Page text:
Diving the Quetta, a huge shipwreck from the 1880s, will bring you face to face with amazing marine life everywhere you look.

Diving the RMS Quetta, a huge shipwreck from the 1880s, every turn will bring you face to face with the amazing creatures of the deep. Head to the very tip of Northern Australia to visit this amazing wreck.

Diving the RMS Quetta

Due to its location, the Quetta is overflowing with amazing marine life, all of which seems to be huge. Like most animal-rich and rarely-dived locations, the site comes with its risks — namely huge currents. However, when executed safely, it is an unforgettable dive.

Having come to rest at a depth of 60 feet (18 m), the ship sits on its side and is consistently buffered by a current in excess of four knots. This means you can only dive it on slack water, and you must wait patiently in your boat atop the wreck for the magical changing of the current. Once this occurs, you must be ready to jump in immediately, since this limited window usually only happens once a day. Often the decent is a mix of swimming and slowly dragging yourself down the descent line, but this wreck is definitely worth a bit of hard work.

Once you’re on the wreck, you’ll be totally shielded from the water’s rapid movement, and what appears before you are a plethora of fish and fantastic rusted holds and rooms to explore. Luckily the wreck is pretty open thanks to the nasty gash that ultimately caused its sinking, which left an interesting and unique pathway.

Marine life on the Quetta

Inside and outside the wreck, massive groupers wait until night to hunt while manta rays sweep and dance across the hull in search of food. In the various massive cargo holds, thousands of eyes seem to stare at you up close as sweetlips come in for a closer gentle stare at their latest visitors. Above, barracuda and sharks sweep past, either looking for a place to rest or a quick fishy snack. You just never know what you will see thanks to a current that brings a seemingly endless supply of food and nutrients onto the wreck.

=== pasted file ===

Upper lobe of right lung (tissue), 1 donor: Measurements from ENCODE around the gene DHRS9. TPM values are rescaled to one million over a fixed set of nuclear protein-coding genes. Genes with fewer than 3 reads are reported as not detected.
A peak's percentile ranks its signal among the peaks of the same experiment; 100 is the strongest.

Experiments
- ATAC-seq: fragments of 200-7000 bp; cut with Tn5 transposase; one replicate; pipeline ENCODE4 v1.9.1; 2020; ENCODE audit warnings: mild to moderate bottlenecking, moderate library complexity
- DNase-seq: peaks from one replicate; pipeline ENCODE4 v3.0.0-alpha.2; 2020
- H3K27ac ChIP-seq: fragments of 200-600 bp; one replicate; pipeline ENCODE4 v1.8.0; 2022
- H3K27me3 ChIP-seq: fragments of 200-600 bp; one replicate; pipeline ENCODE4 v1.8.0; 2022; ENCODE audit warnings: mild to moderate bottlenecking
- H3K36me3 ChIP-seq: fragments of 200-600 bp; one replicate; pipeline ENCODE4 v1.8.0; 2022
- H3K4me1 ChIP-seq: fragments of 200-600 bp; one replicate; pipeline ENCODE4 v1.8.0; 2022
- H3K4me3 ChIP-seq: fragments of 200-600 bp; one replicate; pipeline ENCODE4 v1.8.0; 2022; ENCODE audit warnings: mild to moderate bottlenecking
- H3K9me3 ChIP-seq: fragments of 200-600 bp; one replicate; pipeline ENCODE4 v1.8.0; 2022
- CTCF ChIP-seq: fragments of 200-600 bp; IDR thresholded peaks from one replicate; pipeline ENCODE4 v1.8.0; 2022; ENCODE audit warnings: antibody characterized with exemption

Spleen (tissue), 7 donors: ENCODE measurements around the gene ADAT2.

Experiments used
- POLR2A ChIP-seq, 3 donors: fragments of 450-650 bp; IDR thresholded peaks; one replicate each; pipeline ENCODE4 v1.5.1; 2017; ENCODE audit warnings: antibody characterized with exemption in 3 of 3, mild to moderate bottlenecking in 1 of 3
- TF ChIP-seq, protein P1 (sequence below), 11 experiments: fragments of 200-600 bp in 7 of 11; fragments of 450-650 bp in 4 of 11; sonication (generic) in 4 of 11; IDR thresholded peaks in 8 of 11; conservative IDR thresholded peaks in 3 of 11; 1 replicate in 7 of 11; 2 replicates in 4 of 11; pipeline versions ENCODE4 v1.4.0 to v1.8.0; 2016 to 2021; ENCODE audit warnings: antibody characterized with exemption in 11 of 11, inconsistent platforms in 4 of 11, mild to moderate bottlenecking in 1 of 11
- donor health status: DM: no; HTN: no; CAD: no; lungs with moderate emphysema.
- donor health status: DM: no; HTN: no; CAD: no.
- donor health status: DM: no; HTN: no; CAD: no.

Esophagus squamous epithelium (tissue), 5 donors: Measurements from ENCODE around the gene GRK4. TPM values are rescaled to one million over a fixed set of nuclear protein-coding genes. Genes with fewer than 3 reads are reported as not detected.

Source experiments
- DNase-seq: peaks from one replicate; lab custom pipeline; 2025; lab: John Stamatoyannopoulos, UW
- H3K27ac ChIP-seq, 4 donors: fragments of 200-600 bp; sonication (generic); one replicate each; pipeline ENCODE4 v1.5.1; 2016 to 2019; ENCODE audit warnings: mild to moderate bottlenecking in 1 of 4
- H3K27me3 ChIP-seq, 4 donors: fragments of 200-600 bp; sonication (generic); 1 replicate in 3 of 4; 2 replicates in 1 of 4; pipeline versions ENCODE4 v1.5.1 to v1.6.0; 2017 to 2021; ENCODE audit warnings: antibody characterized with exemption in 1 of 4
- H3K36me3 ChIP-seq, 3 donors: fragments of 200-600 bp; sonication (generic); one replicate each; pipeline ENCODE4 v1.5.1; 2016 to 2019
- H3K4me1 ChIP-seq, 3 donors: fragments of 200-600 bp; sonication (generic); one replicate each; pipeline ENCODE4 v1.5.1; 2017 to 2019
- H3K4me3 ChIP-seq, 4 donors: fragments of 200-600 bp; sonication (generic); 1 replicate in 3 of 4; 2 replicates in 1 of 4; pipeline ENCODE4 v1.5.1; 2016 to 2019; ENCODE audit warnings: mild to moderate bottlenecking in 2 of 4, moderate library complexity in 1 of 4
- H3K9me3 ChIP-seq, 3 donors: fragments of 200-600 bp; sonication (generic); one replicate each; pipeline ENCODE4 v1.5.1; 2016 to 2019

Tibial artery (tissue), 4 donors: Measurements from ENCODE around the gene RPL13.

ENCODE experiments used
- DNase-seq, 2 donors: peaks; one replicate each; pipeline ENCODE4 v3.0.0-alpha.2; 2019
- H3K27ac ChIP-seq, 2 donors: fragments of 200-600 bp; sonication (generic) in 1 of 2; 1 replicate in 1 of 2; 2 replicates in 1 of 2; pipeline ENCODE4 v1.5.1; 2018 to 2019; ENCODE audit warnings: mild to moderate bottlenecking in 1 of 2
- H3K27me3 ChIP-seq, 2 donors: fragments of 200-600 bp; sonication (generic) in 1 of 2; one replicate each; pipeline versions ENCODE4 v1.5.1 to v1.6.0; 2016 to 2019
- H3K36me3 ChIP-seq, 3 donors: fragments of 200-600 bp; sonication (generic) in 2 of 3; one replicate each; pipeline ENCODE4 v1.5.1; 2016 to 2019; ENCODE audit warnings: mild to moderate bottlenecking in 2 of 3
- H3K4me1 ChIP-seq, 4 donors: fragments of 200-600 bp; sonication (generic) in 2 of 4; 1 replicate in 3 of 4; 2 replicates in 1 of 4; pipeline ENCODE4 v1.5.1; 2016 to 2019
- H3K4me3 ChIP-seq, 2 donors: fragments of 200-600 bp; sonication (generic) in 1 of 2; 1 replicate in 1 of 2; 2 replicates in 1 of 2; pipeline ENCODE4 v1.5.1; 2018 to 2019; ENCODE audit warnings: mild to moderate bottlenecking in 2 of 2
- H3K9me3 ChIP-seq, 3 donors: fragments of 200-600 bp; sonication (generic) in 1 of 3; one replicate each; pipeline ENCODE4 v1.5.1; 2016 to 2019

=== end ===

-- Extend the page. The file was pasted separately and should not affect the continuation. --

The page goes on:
The best dive plan involves swimming through the front holds and out the nasty gash, where you’ll find hundreds of huge sweetlips of every species mulling around, intermixed with an occasional and very rare Queensland grouper. Move to the bow of the ship and through a dense cloud of batfish to reach the deck.

From here, you can weave in and out of the open cargo holds until you reach the very intact mast that juts straight out parallel with the seafloor. A nice little swim will take you to the end and back. Continuing toward the stern, you come face to face with even more hunting fish. Barracuda and sharks are often chasing prey and it’s a treat to stop and watch if you have a moment. The last part of the dive takes you around and under the huge prop that still sits well out of the sand and into a hole blown in the ship’s hull by scavengers seeking the riches within, back when diving involved bell helmets and seafloor walks.

You can dive the Quetta as part of a multi-day liveaboard trip running from Cairns or as part of a club dive out of Thursday Island. Social media is the best way to connect with locals who know the area and, in exchange for some fuel, will be happy enough to take you out.

All images courtesy Matt Testoni

Tags:
Have something to add to this post? Share it in the comments.
New stuff
GIYS featured

Get Into Your Sanctuary (Virtually) This Weekend

Get Into Your Sanctuary (Virtually) this weekend with NOAA’s Office of National Marine Sanctuaries.
by Guest Author
giant manta rays in Ecuador

Diving with Giant Manta Rays in Ecuador

Although the Galapagos is by far the country’s most famous dive destination, you can also dive with giant manta rays in Ecuador along the coast.
by Juanita Pienaar
crab species

Crustacean Roundup: Top Five Crab Species

With so many crab species inhabiting the ocean, it’s impossible to highlight all of them. Here are a few facts about five of our favorites.
by Hélène Reynaud
diving in sulawesi

The Best Diving in Sulawesi

The best diving in Sulawesi ranges from walls to reefs to pelagics and macro. With so much to see, here are a few of our choices for must-dives.
by Torben Lonne